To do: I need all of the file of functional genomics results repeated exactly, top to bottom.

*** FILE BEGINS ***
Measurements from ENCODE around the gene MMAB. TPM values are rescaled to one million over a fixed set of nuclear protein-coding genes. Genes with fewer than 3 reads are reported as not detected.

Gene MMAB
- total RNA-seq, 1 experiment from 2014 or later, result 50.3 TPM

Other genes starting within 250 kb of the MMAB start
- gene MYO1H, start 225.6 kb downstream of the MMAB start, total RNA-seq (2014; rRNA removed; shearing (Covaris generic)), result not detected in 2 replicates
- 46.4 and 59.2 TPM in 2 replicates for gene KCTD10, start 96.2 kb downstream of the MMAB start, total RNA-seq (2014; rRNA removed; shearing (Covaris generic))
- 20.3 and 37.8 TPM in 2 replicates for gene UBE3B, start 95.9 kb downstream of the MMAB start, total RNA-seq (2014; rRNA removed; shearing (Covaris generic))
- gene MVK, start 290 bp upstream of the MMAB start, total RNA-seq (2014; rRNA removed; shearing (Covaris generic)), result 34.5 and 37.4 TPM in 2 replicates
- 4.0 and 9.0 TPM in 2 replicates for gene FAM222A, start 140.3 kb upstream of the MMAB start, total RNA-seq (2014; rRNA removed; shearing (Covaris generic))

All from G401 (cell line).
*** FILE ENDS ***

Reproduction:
Measurements from ENCODE around the gene MMAB. TPM values are rescaled to one million over a fixed set of nuclear protein-coding genes. Genes with fewer than 3 reads are reported as not detected.

Gene MMAB
- total RNA-seq, 1 experiment from 2014 or later, result 50.3 TPM

Other genes starting within 250 kb of the MMAB start
- gene MYO1H, start 225.6 kb downstream of the MMAB start, total RNA-seq (2014; rRNA removed; shearing (Covaris generic)), result not detected in 2 replicates
- 46.4 and 59.2 TPM in 2 replicates for gene KCTD10, start 96.2 kb downstream of the MMAB start, total RNA-seq (2014; rRNA removed; shearing (Covaris generic))
- 20.3 and 37.8 TPM in 2 replicates for gene UBE3B, start 95.9 kb downstream of the MMAB start, total RNA-seq (2014; rRNA removed; shearing (Covaris generic))
- gene MVK, start 290 bp upstream of the MMAB start, total RNA-seq (2014; rRNA removed; shearing (Covaris generic)), result 34.5 and 37.4 TPM in 2 replicates
- 4.0 and 9.0 TPM in 2 replicates for gene FAM222A, start 140.3 kb upstream of the MMAB start, total RNA-seq (2014; rRNA removed; shearing (Covaris generic))

All from G401 (cell line).